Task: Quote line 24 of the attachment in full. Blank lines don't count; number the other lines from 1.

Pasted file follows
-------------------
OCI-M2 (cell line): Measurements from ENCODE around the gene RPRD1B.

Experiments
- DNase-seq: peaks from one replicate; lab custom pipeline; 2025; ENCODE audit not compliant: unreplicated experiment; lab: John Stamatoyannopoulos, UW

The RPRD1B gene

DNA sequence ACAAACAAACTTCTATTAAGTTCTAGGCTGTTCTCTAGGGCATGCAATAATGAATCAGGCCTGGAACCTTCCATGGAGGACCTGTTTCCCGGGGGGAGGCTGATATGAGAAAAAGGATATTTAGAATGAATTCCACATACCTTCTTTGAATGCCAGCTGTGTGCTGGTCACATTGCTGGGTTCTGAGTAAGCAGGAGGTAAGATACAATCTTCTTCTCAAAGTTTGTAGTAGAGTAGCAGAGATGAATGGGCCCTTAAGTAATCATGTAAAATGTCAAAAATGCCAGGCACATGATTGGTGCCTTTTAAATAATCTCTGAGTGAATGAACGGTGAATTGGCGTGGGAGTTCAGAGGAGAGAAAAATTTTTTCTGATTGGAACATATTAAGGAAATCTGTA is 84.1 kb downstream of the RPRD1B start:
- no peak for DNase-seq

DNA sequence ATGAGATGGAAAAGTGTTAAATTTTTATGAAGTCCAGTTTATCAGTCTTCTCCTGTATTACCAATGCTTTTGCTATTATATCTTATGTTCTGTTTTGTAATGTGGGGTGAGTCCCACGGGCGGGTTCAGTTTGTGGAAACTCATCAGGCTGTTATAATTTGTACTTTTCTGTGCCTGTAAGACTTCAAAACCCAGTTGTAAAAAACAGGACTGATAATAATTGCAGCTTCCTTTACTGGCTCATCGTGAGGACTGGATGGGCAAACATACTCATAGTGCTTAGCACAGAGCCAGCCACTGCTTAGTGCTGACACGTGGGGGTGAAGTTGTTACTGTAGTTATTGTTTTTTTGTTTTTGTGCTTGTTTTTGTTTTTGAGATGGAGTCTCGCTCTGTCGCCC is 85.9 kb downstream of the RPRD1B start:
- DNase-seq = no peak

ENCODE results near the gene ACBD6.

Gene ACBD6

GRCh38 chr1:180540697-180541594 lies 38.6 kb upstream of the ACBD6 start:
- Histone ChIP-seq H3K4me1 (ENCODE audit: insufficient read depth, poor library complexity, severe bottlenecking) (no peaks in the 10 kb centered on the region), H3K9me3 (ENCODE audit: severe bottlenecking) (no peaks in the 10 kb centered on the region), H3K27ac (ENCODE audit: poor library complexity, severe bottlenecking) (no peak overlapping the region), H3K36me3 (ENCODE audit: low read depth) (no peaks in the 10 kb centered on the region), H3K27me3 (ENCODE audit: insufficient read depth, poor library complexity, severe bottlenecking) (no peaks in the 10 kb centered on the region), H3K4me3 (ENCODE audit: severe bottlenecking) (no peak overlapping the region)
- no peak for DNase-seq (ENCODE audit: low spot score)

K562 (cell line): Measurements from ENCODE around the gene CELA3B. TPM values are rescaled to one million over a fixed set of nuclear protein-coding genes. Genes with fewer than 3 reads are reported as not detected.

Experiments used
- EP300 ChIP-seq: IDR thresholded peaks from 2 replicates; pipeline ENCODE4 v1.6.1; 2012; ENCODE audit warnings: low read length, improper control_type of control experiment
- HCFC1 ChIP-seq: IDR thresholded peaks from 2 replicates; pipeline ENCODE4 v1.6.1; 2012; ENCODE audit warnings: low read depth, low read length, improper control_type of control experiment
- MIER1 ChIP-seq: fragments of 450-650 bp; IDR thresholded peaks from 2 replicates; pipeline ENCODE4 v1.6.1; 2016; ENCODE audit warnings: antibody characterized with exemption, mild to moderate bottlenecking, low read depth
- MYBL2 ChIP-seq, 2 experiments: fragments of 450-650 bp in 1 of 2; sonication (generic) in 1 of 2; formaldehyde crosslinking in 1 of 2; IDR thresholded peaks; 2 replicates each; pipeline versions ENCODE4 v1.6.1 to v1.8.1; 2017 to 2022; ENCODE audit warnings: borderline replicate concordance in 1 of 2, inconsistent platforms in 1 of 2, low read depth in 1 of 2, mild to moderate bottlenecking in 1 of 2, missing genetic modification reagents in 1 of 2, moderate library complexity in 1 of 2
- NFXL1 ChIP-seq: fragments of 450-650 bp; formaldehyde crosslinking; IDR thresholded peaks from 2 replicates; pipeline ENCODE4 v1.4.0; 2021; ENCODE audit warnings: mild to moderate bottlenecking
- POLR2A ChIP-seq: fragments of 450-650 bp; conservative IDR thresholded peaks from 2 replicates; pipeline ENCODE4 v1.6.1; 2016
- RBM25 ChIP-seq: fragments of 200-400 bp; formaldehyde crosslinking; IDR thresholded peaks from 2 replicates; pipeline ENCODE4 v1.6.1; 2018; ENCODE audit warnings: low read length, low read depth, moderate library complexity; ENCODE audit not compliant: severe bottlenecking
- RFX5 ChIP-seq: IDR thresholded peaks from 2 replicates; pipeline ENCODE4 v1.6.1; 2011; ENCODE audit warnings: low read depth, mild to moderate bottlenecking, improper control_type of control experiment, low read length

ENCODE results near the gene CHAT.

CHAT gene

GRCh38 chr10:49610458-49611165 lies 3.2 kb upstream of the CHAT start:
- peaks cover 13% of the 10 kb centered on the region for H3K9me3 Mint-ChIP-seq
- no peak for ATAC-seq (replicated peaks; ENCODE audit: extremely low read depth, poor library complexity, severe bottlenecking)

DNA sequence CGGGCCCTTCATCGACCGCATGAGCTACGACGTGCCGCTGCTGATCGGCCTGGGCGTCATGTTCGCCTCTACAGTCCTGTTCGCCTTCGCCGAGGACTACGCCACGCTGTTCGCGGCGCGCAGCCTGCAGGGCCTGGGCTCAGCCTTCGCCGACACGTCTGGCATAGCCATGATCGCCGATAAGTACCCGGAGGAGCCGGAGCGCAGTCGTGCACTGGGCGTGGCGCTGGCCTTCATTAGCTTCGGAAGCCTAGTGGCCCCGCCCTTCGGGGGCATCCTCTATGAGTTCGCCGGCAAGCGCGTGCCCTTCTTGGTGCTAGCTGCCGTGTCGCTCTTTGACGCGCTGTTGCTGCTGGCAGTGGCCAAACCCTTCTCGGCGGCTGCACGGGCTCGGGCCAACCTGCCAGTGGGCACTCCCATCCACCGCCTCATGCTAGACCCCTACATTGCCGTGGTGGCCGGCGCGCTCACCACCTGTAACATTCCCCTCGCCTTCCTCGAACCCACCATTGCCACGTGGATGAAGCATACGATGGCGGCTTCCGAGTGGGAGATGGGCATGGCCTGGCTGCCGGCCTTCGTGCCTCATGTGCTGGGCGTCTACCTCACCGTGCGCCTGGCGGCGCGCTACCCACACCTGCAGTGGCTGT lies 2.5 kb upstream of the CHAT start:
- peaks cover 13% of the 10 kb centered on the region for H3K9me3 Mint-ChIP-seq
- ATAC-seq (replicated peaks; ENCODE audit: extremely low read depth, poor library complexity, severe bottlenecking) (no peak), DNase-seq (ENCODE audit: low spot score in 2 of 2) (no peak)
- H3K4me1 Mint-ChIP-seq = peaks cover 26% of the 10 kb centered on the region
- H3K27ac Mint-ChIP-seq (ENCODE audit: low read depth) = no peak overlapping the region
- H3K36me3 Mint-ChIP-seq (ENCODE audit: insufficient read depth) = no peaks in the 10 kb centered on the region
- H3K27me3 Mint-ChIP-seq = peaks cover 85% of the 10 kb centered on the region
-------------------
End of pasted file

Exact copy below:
ENCODE results near the gene CHAT.